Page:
8. Satish Mallya

    Satish Mallya TechSpot Staff Posts: 189   +174

    Its not just malicious advertising I have a problem with; it's poor quality advertising (taboola is a prime example).
    Spam-like ads are a huge red flag, and I will not only block the ad network, but abandon the site altogether.

    If they will guarantee that ads are not malicious, invasive, or spammy, I'm all ears.
  9. captaincranky

    captaincranky TechSpot Addict Posts: 14,952   +3,995

    Strictly addressing myself to the of surfing porn, Brave's plan could turn out to be an unmitigated disaster for the user. "Here, we'll take away all those dirty porn ads and pay you to watch even smuttier ones in return...ee-oow :eek: Help me Obi-Wan Ke-NoScript!

    On a more serious note, I don't know why, but this seems like the same dynamic or business model, "Aereo" was using rebroadcasting TV. We all know where that went.:D
    Last edited: Apr 8, 2016
    wastedkill likes this.
  10. noc81

    noc81 TS Enthusiast Posts: 79   +29

    How is this a serious business model..? It's like saying, sure it's bad downloading pirated content, but it's slightly less bad if you pay someone for it..

    The adblocking debate is happening just as it should. Publishers have the right to include ads, I as the end-user have the right to block loading the ads, and then the publisher has the right to mitigate this by restricting their content. Any third party trying to edge into this dynamic just to make a buck, will end up just making themselves an obvious target of lawsuits -- after-all, they maintain no right to alter copyrighted content and make a profit.

    Furthermore, by what means are they promising to reimburse website operators..? They obviously aren't going to receive this revenue stream through their existing ad partners, and do we really expect 'Brave' to hunt them down to pay them..? (another spotify-like royalties situation..?)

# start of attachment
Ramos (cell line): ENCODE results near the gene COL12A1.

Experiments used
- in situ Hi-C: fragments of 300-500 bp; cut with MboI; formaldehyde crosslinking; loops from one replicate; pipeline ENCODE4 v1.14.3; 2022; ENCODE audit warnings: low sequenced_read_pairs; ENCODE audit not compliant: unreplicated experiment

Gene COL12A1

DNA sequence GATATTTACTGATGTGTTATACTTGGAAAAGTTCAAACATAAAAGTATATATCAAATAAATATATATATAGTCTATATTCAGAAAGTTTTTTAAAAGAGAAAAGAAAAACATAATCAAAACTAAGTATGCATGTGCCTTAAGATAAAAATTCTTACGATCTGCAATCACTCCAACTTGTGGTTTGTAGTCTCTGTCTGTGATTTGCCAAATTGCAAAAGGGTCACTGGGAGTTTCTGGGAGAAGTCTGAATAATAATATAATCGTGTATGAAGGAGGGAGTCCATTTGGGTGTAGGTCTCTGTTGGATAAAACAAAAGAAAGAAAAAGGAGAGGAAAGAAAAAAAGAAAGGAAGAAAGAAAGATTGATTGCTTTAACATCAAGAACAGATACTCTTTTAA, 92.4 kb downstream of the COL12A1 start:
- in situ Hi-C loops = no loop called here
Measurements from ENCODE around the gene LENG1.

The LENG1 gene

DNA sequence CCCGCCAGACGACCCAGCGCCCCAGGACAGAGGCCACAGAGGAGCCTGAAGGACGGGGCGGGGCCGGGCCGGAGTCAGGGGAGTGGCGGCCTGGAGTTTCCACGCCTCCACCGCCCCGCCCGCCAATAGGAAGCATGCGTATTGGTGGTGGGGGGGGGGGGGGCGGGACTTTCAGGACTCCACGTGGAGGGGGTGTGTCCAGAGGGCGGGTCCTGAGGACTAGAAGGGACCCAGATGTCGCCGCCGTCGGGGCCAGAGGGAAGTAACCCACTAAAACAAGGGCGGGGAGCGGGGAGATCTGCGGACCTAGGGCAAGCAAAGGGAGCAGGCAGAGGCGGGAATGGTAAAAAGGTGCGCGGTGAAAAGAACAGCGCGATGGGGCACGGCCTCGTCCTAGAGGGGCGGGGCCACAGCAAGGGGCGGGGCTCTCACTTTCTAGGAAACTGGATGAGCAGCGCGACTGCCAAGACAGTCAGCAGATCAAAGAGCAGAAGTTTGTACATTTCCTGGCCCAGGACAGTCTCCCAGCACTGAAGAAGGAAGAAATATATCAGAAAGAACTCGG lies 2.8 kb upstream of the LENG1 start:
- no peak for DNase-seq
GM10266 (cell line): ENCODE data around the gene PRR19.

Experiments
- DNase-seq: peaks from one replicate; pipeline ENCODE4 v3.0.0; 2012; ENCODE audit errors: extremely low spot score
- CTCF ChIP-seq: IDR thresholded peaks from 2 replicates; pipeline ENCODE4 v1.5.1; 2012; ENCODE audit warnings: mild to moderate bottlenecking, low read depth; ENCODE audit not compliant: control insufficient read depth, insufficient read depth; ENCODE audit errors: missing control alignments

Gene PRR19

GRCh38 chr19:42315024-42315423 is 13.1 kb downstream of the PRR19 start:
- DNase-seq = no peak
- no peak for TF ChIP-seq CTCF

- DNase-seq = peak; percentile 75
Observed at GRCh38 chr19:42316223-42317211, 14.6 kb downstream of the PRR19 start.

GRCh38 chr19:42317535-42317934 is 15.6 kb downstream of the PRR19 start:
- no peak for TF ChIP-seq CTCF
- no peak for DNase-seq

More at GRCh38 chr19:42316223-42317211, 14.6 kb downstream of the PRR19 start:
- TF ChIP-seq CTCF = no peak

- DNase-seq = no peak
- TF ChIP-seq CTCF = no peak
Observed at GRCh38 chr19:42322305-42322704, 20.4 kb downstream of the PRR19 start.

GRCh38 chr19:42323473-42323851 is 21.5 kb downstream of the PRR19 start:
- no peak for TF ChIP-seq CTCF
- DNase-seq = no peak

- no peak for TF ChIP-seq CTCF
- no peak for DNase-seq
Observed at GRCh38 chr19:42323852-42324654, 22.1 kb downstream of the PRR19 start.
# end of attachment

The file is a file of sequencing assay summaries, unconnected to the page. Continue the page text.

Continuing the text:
When it comes down to it, those of us blocking ads have to admit that what we are doing basically comes down to stealing copyrighted content. We are taking a product, while cutting off the publishers' source of revenue -- that's no different in the end than illegally download a movie. The argument over personal security is entirely baseless, as if you use a modern operating system with the basic security measures left in place, advertising can't lead to malware unless you explicitly allow it to install (moreover, the only sites that use such horrible malware-laden ads tend to be those of the 'illegal' nature anyway).

    Thus.. Anybody making money from blocking ads will be shut down just as quickly as anybody trying to make money from illegal downloads. In the end, they are the same exact crime..
  11. psycros

    psycros TS Evangelist Posts: 2,714   +2,511

    Says right in the article the publishers get the biggest cut of the revenue. Guess you missed that.
  12. captaincranky

    captaincranky TechSpot Addict Posts: 14,952   +3,995

    As someone who grew up with broadcast TV, I can't wrap my head around the idea that someone can insist you watch their ads. Everybody thinks they're an internet tycoon. Half the content out seems like it's copied and pasted from someplace else.

    I think some of these site like the New York Times, are already subscription. So now do you have to pay for content and be forced to watch the ads too? Which is it, ad supported or subscription?

    I do think interfering with someones ads and replacing them with yours, is a first amendment violation, (freedom of the press). But blocking ads on your own, is similar to getting up to take a pee while the commercial is on, and is therefore an, "inalienable right".
    cliffordcooley likes this.
  13. TheBigFatClown

    TheBigFatClown TS Evangelist Posts: 744   +274

    Do you honestly believe what you are saying? This article caught my attention at just the right time as just today I got so frustrated from being assaulted with websites advertisements I installed an ad blocker for my Chrome browser. The sidebar was so obnoxious and annoying that I couldn't even focus on the main content of the website.

    Advertisers will not win over consumers in this way. The more desperate their attempts become to pummel the masses with advertisements, the more they will fight back. The smartest advertisers/advertisements are the ones that are so subtle that you don't really care that they are present.

    YouTube let's you skip most of their ads after 3 seconds. For the ones I can't skip I am simply muting the volume and scrolling the page out of view until they are over. I will never admit or equate my actions to stealing copyright content.
    Do you hold the same views towards DVR devices? Google, who made most of their money from advertising will offer you a DVR for their Google Fiber service. So they're selling advertising slots to one group and their selling the DVR to another group. I think you might want to attack those types of actions more than an average consumer who simply gets tired of being constantly blasted with advertisements they have no concerns about.